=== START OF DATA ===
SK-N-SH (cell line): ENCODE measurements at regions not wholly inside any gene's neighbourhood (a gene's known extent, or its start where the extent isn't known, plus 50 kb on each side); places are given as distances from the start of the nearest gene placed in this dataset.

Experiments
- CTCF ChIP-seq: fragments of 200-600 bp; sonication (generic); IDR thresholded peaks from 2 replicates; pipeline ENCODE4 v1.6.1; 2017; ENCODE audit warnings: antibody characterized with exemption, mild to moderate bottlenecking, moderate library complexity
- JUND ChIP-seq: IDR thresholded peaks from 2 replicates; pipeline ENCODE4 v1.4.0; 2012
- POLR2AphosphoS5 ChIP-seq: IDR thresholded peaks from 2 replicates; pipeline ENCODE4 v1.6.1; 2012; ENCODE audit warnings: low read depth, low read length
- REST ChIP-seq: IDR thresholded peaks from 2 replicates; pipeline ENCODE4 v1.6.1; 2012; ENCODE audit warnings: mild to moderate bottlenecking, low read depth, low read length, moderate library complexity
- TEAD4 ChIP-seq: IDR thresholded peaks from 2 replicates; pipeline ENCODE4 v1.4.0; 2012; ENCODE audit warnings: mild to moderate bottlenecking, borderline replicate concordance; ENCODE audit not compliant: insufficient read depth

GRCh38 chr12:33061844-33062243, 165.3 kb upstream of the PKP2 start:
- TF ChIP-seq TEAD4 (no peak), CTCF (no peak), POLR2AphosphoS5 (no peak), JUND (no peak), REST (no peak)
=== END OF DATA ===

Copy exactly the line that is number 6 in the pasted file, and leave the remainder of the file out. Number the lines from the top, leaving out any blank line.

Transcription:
- REST ChIP-seq: IDR thresholded peaks from 2 replicates; pipeline ENCODE4 v1.6.1; 2012; ENCODE audit warnings: mild to moderate bottlenecking, low read depth, low read length, moderate library complexity